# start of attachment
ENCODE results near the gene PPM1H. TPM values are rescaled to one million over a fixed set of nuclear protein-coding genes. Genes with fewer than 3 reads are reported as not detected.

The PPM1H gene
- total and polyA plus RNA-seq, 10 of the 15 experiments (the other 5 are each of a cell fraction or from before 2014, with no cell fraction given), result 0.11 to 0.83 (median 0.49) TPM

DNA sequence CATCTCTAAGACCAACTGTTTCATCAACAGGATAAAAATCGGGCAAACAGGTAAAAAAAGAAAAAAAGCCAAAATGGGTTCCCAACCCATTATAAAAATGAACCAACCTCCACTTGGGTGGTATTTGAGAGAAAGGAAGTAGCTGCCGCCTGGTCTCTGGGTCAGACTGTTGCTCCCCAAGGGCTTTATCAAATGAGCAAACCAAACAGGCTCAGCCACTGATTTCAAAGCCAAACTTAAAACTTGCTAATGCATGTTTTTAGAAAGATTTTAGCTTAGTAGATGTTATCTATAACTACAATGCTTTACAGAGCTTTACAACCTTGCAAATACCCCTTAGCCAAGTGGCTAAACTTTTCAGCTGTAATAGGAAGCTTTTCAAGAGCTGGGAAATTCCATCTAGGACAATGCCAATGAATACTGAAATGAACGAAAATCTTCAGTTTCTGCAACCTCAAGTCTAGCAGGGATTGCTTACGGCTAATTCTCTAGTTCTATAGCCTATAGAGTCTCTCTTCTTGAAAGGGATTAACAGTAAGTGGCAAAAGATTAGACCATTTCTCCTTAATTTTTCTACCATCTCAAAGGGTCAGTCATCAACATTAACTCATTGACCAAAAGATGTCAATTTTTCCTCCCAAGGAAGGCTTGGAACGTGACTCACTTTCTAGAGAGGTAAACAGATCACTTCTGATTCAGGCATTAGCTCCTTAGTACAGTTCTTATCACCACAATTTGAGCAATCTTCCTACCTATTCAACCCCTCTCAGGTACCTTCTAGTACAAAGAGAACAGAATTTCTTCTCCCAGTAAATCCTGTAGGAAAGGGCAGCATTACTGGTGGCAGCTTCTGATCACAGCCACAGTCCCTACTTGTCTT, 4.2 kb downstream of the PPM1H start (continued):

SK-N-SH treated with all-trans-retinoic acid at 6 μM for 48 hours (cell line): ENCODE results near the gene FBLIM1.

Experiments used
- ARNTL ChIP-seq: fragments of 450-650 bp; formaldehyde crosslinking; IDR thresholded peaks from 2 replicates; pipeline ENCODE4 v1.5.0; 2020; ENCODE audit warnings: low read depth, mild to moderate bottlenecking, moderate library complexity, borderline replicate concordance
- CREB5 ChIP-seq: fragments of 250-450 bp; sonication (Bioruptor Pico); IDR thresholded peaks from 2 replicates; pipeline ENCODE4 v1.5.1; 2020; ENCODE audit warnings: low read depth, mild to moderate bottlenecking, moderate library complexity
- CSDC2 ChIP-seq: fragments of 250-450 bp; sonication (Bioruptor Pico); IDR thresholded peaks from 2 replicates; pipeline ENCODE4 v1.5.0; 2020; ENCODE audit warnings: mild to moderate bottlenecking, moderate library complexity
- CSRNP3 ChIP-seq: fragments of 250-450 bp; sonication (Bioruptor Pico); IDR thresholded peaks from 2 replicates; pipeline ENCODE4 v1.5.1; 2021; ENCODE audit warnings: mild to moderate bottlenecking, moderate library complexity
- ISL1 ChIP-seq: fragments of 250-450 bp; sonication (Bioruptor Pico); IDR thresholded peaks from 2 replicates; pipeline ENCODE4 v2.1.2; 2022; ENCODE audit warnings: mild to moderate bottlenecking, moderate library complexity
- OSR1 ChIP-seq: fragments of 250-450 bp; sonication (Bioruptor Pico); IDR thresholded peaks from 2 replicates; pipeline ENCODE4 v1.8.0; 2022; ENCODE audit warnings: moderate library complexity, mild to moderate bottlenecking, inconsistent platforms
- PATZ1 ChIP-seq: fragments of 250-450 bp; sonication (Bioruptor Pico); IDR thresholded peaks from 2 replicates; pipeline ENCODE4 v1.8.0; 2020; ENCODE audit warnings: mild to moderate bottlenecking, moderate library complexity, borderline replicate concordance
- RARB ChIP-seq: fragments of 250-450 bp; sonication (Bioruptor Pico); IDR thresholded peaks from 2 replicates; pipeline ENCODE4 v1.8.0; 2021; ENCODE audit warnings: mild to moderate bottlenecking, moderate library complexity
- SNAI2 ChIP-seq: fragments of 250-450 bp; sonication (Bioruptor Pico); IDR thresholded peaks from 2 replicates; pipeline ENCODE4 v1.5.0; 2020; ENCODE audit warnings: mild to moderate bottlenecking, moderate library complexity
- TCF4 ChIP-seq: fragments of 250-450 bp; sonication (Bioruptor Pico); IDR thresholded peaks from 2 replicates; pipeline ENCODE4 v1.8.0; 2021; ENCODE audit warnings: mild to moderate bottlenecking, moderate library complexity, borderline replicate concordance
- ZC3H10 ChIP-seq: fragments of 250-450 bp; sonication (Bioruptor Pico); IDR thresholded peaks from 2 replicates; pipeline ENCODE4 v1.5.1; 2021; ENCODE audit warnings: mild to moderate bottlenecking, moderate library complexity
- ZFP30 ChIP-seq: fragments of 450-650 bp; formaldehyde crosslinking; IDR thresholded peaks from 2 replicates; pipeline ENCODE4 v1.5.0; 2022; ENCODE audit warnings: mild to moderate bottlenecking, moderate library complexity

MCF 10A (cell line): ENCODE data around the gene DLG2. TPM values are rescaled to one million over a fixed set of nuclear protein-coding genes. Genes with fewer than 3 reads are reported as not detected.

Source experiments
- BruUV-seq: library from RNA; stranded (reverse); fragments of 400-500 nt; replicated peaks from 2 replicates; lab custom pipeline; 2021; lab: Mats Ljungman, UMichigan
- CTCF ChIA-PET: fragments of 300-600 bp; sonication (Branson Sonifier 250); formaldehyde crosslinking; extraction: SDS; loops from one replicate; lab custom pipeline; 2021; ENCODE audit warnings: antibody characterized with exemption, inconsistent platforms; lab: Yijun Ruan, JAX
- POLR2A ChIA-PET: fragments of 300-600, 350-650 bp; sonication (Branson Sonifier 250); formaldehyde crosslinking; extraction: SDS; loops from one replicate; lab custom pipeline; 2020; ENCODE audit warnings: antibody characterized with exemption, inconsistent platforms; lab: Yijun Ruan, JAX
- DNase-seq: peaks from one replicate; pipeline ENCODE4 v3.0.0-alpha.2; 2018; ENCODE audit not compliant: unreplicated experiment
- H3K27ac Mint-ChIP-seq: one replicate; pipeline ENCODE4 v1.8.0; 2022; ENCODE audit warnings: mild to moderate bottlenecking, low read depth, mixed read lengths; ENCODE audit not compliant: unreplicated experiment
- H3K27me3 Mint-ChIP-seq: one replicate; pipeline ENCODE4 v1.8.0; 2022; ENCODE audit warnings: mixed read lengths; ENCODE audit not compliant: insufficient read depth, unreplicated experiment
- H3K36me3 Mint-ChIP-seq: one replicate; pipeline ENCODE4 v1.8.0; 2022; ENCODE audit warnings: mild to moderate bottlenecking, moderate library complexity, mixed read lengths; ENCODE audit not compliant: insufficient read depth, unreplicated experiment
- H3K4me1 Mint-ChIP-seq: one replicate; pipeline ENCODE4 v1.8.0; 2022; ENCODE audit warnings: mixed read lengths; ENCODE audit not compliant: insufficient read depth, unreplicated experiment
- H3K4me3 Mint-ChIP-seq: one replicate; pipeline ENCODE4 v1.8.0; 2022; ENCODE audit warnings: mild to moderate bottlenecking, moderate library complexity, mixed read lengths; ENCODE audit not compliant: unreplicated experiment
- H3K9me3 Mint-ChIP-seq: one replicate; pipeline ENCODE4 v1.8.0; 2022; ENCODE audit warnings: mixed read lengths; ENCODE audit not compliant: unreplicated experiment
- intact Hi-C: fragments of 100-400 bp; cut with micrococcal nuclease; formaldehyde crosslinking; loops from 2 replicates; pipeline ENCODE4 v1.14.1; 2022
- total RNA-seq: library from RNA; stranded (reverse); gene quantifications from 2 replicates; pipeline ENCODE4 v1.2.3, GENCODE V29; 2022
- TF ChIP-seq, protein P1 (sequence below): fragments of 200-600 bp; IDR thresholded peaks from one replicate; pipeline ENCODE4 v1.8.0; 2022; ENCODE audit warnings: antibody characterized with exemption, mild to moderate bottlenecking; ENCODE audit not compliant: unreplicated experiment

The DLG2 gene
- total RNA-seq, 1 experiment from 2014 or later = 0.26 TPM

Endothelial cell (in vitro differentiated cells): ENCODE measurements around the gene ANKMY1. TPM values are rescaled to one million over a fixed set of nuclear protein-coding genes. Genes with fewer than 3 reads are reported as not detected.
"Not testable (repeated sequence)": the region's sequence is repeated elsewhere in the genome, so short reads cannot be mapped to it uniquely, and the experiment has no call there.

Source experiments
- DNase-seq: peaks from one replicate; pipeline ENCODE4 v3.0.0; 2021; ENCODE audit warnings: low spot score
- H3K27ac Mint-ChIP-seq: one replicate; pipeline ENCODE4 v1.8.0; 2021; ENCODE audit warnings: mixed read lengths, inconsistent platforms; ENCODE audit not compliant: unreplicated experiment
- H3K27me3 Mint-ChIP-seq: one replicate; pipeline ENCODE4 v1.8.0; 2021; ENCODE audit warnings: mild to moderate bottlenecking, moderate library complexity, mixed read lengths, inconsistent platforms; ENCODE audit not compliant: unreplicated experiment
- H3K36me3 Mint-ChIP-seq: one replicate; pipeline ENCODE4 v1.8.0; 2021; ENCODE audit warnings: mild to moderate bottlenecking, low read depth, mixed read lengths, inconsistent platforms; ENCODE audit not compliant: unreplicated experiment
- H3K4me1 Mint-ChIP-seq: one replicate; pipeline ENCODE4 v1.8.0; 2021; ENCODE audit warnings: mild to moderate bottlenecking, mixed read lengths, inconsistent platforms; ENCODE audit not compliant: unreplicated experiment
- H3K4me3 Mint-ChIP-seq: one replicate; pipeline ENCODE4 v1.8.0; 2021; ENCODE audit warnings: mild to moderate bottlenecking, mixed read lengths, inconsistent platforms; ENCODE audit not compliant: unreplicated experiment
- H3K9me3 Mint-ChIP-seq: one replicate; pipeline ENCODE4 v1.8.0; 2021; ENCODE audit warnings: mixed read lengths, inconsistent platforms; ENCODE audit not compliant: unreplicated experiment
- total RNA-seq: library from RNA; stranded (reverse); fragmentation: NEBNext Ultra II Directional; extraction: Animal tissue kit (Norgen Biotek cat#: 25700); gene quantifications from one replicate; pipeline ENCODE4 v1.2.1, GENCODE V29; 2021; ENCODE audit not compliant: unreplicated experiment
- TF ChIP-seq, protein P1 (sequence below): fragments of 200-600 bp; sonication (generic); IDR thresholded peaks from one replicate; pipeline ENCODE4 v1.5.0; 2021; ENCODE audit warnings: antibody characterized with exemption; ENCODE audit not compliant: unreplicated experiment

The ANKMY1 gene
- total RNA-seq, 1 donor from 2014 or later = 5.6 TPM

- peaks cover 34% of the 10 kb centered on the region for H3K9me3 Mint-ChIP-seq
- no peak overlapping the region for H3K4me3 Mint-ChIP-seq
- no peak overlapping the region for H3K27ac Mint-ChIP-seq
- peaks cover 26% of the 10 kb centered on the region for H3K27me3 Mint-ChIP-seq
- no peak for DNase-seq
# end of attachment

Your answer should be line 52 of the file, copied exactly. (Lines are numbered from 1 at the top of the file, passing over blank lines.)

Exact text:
- no peak overlapping the region for H3K27ac Mint-ChIP-seq